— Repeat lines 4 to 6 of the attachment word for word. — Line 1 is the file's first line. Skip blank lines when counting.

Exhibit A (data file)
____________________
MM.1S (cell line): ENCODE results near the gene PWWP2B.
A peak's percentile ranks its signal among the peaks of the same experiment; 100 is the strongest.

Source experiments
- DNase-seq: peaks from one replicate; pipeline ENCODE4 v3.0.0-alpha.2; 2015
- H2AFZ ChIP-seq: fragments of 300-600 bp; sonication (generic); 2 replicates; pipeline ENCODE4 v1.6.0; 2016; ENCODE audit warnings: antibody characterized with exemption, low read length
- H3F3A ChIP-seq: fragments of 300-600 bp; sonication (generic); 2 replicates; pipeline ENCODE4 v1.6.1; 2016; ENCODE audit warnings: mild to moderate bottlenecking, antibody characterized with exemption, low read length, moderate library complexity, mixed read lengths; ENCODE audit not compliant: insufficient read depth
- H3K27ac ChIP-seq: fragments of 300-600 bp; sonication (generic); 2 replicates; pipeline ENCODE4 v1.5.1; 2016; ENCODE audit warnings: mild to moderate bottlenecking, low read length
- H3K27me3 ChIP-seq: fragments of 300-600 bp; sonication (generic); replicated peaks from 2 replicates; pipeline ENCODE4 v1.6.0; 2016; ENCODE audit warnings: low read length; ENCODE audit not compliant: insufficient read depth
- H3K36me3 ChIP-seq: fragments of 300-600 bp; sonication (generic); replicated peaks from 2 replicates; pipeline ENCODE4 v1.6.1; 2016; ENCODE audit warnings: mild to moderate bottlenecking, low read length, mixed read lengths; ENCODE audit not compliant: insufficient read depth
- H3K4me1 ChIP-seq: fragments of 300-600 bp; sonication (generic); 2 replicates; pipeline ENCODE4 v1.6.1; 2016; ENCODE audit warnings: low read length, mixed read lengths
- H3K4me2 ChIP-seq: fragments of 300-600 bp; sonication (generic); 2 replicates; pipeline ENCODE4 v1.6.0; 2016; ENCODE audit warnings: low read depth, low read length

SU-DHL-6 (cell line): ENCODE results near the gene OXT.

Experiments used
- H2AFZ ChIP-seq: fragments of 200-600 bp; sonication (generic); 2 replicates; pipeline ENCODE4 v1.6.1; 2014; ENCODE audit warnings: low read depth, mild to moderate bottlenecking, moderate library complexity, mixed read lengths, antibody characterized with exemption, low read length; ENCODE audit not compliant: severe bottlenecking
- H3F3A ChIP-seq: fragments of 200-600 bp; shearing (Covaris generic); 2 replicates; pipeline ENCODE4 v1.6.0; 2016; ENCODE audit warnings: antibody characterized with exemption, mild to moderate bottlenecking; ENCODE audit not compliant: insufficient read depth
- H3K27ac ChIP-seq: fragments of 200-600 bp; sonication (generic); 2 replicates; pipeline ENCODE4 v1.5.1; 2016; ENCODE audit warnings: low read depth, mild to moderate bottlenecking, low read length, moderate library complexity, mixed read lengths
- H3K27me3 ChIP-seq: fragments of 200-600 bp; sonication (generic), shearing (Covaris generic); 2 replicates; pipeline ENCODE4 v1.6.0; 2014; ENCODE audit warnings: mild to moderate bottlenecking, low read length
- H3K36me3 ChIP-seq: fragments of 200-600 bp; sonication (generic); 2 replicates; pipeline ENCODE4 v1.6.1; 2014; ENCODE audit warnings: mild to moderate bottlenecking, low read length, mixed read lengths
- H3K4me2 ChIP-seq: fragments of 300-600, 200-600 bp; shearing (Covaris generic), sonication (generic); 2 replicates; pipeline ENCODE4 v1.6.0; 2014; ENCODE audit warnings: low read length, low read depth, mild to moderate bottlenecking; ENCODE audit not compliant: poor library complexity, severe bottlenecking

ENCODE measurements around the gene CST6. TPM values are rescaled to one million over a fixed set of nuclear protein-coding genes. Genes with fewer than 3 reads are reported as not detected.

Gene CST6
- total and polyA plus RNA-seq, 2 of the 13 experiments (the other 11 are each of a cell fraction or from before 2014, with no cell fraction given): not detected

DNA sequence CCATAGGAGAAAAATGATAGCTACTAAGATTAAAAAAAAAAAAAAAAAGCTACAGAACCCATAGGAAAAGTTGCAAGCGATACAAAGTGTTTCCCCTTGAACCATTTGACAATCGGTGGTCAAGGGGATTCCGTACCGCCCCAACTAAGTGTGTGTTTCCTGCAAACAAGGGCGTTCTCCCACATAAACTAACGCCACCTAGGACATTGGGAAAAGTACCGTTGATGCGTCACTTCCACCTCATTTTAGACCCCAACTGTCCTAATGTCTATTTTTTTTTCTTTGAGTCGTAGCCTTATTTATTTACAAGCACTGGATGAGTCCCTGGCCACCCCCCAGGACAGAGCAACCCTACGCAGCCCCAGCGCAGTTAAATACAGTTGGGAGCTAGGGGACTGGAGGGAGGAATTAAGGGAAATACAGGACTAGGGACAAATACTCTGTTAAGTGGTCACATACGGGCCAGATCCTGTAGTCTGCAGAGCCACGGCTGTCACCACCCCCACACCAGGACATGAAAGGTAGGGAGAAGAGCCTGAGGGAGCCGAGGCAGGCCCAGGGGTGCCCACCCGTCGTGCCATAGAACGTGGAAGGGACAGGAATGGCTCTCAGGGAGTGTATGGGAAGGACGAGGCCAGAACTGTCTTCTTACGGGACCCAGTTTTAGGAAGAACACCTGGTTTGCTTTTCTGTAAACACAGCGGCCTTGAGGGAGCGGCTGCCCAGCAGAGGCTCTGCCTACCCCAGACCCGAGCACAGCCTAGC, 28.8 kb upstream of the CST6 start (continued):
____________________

- DNase-seq: peaks from one replicate; pipeline ENCODE4 v3.0.0-alpha.2; 2015
- H2AFZ ChIP-seq: fragments of 300-600 bp; sonication (generic); 2 replicates; pipeline ENCODE4 v1.6.0; 2016; ENCODE audit warnings: antibody characterized with exemption, low read length
- H3F3A ChIP-seq: fragments of 300-600 bp; sonication (generic); 2 replicates; pipeline ENCODE4 v1.6.1; 2016; ENCODE audit warnings: mild to moderate bottlenecking, antibody characterized with exemption, low read length, moderate library complexity, mixed read lengths; ENCODE audit not compliant: insufficient read depth